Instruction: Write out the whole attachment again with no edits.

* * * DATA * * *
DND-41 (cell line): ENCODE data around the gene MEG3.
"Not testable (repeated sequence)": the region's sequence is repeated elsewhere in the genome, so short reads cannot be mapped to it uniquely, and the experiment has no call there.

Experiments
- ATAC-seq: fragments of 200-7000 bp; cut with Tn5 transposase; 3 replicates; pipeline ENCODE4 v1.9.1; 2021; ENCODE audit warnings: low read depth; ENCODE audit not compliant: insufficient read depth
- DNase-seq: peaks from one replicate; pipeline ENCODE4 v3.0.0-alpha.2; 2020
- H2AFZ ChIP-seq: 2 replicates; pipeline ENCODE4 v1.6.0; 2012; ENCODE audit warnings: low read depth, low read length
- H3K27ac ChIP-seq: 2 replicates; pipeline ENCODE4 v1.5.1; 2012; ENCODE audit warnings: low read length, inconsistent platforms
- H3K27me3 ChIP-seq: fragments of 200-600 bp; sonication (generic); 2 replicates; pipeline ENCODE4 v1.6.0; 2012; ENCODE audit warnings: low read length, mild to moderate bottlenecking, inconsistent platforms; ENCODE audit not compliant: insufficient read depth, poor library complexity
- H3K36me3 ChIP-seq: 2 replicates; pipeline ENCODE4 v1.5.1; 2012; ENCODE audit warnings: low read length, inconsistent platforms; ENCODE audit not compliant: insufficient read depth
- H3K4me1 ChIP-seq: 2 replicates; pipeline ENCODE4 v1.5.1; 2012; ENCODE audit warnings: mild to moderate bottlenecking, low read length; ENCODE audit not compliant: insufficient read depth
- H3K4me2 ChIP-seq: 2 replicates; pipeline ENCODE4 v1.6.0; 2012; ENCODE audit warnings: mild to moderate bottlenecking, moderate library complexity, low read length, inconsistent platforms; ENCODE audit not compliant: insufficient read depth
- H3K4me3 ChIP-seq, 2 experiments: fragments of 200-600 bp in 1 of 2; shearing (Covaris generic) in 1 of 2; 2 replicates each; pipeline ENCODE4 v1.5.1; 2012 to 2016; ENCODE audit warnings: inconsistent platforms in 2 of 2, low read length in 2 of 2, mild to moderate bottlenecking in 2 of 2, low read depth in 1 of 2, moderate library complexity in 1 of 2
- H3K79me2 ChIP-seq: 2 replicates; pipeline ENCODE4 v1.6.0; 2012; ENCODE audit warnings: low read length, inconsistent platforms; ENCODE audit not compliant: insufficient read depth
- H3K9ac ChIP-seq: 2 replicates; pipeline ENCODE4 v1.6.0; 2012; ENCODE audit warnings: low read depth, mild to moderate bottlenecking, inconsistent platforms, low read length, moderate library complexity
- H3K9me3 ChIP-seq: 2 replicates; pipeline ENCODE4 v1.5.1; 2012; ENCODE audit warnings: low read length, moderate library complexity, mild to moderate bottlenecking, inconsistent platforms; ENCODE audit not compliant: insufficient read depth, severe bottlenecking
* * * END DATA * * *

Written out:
DND-41 (cell line): ENCODE data around the gene MEG3.
"Not testable (repeated sequence)": the region's sequence is repeated elsewhere in the genome, so short reads cannot be mapped to it uniquely, and the experiment has no call there.

Experiments
- ATAC-seq: fragments of 200-7000 bp; cut with Tn5 transposase; 3 replicates; pipeline ENCODE4 v1.9.1; 2021; ENCODE audit warnings: low read depth; ENCODE audit not compliant: insufficient read depth
- DNase-seq: peaks from one replicate; pipeline ENCODE4 v3.0.0-alpha.2; 2020
- H2AFZ ChIP-seq: 2 replicates; pipeline ENCODE4 v1.6.0; 2012; ENCODE audit warnings: low read depth, low read length
- H3K27ac ChIP-seq: 2 replicates; pipeline ENCODE4 v1.5.1; 2012; ENCODE audit warnings: low read length, inconsistent platforms
- H3K27me3 ChIP-seq: fragments of 200-600 bp; sonication (generic); 2 replicates; pipeline ENCODE4 v1.6.0; 2012; ENCODE audit warnings: low read length, mild to moderate bottlenecking, inconsistent platforms; ENCODE audit not compliant: insufficient read depth, poor library complexity
- H3K36me3 ChIP-seq: 2 replicates; pipeline ENCODE4 v1.5.1; 2012; ENCODE audit warnings: low read length, inconsistent platforms; ENCODE audit not compliant: insufficient read depth
- H3K4me1 ChIP-seq: 2 replicates; pipeline ENCODE4 v1.5.1; 2012; ENCODE audit warnings: mild to moderate bottlenecking, low read length; ENCODE audit not compliant: insufficient read depth
- H3K4me2 ChIP-seq: 2 replicates; pipeline ENCODE4 v1.6.0; 2012; ENCODE audit warnings: mild to moderate bottlenecking, moderate library complexity, low read length, inconsistent platforms; ENCODE audit not compliant: insufficient read depth
- H3K4me3 ChIP-seq, 2 experiments: fragments of 200-600 bp in 1 of 2; shearing (Covaris generic) in 1 of 2; 2 replicates each; pipeline ENCODE4 v1.5.1; 2012 to 2016; ENCODE audit warnings: inconsistent platforms in 2 of 2, low read length in 2 of 2, mild to moderate bottlenecking in 2 of 2, low read depth in 1 of 2, moderate library complexity in 1 of 2
- H3K79me2 ChIP-seq: 2 replicates; pipeline ENCODE4 v1.6.0; 2012; ENCODE audit warnings: low read length, inconsistent platforms; ENCODE audit not compliant: insufficient read depth
- H3K9ac ChIP-seq: 2 replicates; pipeline ENCODE4 v1.6.0; 2012; ENCODE audit warnings: low read depth, mild to moderate bottlenecking, inconsistent platforms, low read length, moderate library complexity
- H3K9me3 ChIP-seq: 2 replicates; pipeline ENCODE4 v1.5.1; 2012; ENCODE audit warnings: low read length, moderate library complexity, mild to moderate bottlenecking, inconsistent platforms; ENCODE audit not compliant: insufficient read depth, severe bottlenecking